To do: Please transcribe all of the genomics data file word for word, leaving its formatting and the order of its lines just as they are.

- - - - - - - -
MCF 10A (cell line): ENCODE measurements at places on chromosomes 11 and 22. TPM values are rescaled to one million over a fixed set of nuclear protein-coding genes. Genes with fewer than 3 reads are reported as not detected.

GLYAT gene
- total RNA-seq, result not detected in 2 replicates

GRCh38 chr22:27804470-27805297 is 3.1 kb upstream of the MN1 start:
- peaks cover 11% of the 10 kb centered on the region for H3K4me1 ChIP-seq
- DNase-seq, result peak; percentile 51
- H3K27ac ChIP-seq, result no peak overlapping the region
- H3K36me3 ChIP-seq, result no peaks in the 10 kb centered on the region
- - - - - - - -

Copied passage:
MCF 10A (cell line): ENCODE measurements at places on chromosomes 11 and 22. TPM values are rescaled to one million over a fixed set of nuclear protein-coding genes. Genes with fewer than 3 reads are reported as not detected.

GLYAT gene
- total RNA-seq, result not detected in 2 replicates

GRCh38 chr22:27804470-27805297 is 3.1 kb upstream of the MN1 start:
- peaks cover 11% of the 10 kb centered on the region for H3K4me1 ChIP-seq
- DNase-seq, result peak; percentile 51
- H3K27ac ChIP-seq, result no peak overlapping the region
- H3K36me3 ChIP-seq, result no peaks in the 10 kb centered on the region